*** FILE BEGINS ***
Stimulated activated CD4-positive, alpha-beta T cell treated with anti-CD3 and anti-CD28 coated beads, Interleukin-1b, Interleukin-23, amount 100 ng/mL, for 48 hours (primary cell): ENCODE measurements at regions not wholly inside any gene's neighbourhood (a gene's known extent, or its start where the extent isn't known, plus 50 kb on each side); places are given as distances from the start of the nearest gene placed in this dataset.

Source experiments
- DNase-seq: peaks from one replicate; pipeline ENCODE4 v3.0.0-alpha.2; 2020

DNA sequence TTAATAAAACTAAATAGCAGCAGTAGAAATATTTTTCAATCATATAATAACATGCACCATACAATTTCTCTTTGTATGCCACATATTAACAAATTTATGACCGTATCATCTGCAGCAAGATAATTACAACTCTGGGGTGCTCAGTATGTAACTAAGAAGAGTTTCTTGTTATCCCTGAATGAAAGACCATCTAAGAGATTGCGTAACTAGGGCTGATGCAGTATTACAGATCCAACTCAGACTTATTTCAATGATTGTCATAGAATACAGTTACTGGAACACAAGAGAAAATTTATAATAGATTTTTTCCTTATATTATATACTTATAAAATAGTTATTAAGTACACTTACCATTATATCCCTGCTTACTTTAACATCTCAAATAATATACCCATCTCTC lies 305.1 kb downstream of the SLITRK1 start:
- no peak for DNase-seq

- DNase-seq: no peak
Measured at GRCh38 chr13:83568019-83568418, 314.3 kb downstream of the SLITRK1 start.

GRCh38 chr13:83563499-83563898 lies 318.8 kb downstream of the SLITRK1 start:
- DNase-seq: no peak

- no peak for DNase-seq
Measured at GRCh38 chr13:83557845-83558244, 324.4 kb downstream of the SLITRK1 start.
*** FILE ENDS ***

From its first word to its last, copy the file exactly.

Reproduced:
Stimulated activated CD4-positive, alpha-beta T cell treated with anti-CD3 and anti-CD28 coated beads, Interleukin-1b, Interleukin-23, amount 100 ng/mL, for 48 hours (primary cell): ENCODE measurements at regions not wholly inside any gene's neighbourhood (a gene's known extent, or its start where the extent isn't known, plus 50 kb on each side); places are given as distances from the start of the nearest gene placed in this dataset.

Source experiments
- DNase-seq: peaks from one replicate; pipeline ENCODE4 v3.0.0-alpha.2; 2020

DNA sequence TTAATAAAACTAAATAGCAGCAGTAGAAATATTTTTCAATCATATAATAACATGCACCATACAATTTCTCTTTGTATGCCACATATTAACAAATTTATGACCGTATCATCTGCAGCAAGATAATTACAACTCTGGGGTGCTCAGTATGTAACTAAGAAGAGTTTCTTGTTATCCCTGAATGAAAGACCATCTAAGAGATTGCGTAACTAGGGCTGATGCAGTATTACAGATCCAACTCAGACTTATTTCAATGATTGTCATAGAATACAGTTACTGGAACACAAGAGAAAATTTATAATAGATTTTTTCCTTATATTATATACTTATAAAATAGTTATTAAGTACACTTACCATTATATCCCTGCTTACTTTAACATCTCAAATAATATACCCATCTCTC lies 305.1 kb downstream of the SLITRK1 start:
- no peak for DNase-seq

- DNase-seq: no peak
Measured at GRCh38 chr13:83568019-83568418, 314.3 kb downstream of the SLITRK1 start.

GRCh38 chr13:83563499-83563898 lies 318.8 kb downstream of the SLITRK1 start:
- DNase-seq: no peak

- no peak for DNase-seq
Measured at GRCh38 chr13:83557845-83558244, 324.4 kb downstream of the SLITRK1 start.